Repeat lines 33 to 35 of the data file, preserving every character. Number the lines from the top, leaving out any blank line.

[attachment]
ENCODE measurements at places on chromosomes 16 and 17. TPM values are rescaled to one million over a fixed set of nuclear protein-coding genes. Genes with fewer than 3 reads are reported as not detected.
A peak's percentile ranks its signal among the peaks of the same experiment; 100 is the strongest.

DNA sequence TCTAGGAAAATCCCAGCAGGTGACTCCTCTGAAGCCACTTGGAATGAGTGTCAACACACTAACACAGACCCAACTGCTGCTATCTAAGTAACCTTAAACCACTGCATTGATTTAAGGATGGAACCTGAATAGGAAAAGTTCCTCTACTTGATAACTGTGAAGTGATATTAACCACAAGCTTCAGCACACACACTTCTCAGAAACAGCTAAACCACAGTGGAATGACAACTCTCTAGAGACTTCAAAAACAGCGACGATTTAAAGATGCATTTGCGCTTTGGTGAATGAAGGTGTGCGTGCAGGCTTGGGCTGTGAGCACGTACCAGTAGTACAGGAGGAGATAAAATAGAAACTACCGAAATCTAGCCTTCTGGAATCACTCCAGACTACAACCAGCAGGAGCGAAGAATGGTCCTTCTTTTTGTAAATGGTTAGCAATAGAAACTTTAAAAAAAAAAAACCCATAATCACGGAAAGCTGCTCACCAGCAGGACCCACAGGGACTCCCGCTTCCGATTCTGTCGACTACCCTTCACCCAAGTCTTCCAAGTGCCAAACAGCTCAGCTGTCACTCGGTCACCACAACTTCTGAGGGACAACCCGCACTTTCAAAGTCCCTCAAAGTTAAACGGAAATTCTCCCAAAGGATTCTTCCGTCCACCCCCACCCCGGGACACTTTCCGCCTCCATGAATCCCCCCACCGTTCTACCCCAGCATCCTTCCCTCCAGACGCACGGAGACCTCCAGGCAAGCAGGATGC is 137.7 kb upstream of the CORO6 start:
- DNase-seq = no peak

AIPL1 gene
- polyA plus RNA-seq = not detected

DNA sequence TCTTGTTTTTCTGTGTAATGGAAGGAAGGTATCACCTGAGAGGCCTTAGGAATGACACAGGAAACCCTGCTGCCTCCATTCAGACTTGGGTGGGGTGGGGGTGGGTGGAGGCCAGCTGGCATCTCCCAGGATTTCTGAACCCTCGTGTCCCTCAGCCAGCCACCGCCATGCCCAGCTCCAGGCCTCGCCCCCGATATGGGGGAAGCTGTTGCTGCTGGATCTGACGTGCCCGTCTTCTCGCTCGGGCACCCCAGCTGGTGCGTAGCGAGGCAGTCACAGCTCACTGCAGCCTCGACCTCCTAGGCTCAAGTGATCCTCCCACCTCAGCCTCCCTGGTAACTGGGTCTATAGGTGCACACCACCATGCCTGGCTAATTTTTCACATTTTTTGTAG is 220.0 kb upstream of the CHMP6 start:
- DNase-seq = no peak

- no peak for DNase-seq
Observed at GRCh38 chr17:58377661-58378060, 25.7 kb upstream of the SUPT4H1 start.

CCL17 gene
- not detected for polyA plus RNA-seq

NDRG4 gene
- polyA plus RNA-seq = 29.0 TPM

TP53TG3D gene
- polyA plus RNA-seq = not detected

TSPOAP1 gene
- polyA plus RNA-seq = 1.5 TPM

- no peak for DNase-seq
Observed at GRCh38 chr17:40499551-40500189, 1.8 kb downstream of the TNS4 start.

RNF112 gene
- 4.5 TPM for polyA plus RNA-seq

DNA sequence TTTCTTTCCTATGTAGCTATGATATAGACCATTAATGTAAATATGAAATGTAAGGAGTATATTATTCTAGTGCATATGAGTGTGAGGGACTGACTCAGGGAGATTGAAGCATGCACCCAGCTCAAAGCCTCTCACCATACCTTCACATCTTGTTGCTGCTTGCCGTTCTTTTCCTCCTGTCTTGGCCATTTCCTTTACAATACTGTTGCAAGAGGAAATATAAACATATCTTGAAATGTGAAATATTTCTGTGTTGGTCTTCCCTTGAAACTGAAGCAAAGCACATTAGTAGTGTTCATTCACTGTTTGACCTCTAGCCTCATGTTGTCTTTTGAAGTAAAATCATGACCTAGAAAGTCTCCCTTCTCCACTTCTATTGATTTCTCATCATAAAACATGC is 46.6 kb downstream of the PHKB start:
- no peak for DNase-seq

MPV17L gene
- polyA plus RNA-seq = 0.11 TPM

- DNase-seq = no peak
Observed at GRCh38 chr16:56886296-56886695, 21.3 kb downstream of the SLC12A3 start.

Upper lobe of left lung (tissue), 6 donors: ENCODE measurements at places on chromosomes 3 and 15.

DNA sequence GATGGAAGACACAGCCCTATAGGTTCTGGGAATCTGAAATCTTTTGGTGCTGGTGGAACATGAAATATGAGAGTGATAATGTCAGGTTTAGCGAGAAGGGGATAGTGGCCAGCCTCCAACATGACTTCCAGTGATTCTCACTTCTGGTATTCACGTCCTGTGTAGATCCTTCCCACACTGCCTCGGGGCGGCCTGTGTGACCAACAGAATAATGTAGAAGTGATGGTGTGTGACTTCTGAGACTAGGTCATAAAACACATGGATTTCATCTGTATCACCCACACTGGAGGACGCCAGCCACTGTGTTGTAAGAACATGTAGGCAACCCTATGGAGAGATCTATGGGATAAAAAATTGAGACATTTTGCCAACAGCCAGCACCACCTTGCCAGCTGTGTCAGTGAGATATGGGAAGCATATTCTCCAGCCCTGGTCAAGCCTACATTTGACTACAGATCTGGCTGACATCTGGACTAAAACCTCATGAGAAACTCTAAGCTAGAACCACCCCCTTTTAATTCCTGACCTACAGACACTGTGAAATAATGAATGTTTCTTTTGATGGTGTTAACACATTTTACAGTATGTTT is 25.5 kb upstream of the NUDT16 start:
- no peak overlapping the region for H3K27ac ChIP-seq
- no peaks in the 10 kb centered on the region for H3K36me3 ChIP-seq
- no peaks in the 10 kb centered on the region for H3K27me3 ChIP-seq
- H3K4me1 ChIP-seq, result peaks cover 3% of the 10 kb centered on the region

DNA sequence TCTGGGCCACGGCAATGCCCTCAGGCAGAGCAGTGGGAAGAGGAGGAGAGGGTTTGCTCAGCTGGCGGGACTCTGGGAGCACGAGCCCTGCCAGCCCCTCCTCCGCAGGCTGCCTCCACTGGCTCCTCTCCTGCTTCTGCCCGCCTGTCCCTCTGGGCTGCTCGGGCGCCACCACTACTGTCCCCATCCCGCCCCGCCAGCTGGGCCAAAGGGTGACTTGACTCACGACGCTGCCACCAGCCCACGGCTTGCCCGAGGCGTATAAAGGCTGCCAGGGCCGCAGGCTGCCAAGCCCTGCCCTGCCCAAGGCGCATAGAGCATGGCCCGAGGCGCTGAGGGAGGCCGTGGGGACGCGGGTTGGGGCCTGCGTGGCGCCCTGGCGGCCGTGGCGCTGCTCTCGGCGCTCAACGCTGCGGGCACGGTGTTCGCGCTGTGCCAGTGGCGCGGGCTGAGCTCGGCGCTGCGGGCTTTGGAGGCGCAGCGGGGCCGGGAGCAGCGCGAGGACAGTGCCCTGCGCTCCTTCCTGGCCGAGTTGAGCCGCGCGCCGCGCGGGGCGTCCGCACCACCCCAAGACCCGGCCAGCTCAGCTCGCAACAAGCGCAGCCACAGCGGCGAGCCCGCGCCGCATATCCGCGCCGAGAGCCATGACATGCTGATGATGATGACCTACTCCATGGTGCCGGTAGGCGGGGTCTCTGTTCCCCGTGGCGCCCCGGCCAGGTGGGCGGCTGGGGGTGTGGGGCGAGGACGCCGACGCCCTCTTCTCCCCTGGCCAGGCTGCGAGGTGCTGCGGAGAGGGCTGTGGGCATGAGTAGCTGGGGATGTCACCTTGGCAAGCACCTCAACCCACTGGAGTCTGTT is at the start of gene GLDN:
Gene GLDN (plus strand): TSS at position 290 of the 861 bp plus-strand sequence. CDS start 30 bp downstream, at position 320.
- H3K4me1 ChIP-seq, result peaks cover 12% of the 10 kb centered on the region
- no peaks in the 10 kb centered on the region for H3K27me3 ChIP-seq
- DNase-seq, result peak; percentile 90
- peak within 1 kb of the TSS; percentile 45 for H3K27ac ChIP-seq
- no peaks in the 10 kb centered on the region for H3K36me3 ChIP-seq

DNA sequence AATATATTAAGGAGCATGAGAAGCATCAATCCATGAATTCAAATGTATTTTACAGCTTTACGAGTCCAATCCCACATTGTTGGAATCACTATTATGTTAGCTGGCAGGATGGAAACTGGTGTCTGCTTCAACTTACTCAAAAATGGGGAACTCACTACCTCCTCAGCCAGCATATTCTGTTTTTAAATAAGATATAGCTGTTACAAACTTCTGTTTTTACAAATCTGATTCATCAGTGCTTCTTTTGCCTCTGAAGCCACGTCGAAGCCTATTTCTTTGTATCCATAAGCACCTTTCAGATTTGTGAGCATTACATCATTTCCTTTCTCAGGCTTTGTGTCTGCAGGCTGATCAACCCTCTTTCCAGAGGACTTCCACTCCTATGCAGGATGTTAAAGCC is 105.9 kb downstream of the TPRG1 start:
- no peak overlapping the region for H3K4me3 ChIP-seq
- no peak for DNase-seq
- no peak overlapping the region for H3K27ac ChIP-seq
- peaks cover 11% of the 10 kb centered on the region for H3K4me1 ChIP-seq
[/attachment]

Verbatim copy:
- no peaks in the 10 kb centered on the region for H3K27me3 ChIP-seq
- H3K4me1 ChIP-seq, result peaks cover 3% of the 10 kb centered on the region

DNA sequence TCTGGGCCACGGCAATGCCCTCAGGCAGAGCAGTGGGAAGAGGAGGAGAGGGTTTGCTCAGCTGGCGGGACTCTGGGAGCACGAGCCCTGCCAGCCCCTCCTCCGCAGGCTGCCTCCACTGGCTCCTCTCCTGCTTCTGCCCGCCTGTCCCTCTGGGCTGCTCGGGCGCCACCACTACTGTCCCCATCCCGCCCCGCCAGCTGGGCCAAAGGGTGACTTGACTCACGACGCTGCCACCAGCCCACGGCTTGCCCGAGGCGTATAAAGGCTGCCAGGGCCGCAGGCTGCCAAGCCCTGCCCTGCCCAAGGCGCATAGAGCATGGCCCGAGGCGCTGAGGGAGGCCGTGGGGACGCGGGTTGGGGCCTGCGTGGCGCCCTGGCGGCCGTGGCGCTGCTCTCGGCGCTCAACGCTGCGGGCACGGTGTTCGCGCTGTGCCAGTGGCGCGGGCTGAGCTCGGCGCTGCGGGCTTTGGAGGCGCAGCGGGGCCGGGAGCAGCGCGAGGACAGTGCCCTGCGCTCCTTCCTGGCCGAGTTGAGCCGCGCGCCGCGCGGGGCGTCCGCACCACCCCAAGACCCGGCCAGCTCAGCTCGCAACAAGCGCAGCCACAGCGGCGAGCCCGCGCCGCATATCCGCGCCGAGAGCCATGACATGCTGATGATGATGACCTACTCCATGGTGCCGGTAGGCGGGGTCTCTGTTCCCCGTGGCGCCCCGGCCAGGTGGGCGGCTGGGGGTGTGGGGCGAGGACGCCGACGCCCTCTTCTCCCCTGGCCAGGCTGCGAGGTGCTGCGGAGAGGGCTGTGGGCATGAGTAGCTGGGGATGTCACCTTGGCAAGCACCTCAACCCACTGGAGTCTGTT is at the start of gene GLDN: